The Trout

by John Francis Whelan

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Themes and Meanings

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A mere four pages in length, “The Trout” has deeper meanings beyond the slight anecdote that appears on the surface. On one level, it may be read as a metaphor for the Irish of the nineteenth and twentieth centuries, trapped in a small country too poor in resources to hold their burgeoning population. Seán O’Faoláin is a chronicler of Irish life and ways, and Ireland has historically been a resource-poor country with a high birth rate. The history of Ireland since the potato famine in the mid-nineteenth century has been marked by periods of massive emigration. During O’Faoláin’s lifetime, much of Ireland’s young, well-educated population left the rural areas for the cities and suburbs, or left the country for England, the Continent, or the United States—wherever they could find greater economic opportunities.

On a more spiritual level, “The Trout” can be read as a story of a young girl’s desire for mystery and her hope to continue seeing the world with wonderment, in conflict with her maturing realization that in the real world, doing nothing has its consequences. After Julia and Stephen return to the house to inform the grown-ups of their discovery of the trout, the adults begin searching for logical explanations of how it could have gotten there—such as being caught as a fingerling by a bird that then dropped it. Julia has no interest in such realistic explanations, but when her mother tries to spin a fairy tale incorporating a moral at the end, she protests and will not accept that either. She wants her trout to remain an enchanted creature that she can visit and ponder at will. Realism wins out, however, when she hears someone getting a fishing reel ready for a sure catch the next day.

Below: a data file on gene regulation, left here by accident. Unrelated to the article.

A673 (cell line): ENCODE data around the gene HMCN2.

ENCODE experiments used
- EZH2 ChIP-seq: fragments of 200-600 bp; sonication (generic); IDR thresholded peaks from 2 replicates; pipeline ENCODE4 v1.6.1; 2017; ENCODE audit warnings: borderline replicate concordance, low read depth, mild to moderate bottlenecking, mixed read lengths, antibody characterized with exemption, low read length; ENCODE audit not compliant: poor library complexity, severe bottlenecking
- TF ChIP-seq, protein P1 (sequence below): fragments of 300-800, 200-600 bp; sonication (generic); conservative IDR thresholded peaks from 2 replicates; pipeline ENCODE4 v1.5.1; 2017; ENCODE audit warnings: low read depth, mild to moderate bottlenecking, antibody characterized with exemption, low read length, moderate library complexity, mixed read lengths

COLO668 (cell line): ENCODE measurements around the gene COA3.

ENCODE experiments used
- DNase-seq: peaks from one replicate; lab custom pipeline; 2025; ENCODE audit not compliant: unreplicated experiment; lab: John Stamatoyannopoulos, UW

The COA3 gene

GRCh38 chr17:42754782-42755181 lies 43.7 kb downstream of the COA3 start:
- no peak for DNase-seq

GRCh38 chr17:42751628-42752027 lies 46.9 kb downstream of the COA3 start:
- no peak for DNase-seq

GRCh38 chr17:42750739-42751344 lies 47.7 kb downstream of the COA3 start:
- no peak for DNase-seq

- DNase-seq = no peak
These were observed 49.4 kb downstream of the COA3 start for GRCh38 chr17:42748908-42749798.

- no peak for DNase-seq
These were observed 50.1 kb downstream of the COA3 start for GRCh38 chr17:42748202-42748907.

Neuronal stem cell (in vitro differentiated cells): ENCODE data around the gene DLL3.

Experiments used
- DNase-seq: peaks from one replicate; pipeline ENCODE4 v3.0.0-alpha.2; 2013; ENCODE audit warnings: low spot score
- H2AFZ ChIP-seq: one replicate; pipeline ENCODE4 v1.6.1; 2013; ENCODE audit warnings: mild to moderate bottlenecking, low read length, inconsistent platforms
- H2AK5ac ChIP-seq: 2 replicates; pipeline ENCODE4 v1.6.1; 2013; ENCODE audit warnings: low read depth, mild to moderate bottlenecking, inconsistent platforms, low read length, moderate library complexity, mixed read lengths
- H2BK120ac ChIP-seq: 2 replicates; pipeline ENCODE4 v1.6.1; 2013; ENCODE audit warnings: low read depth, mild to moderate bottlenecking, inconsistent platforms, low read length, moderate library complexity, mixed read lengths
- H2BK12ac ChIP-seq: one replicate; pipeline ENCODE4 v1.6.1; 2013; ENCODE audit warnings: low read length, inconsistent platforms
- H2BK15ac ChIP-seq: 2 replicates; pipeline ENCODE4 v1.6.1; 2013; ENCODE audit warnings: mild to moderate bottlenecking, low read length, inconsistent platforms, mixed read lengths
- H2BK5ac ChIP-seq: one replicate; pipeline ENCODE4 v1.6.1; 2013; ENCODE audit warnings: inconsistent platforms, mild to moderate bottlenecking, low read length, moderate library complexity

By releasing the trout from the death it certainly faces, either from depleting the meager resources of its tiny well or from being caught and cooked, Julia in effect becomes the trout’s fairy godmother. In doing so, she has taken a step in the direction of a self-actualizing adult, able to seize control of and change the course of a situation. She has taken a step, perhaps her first, away from being a child who believes that others—such as fairy godmothers—will save the day, and toward becoming a self-actualizing adult responsible for herself and those around her.

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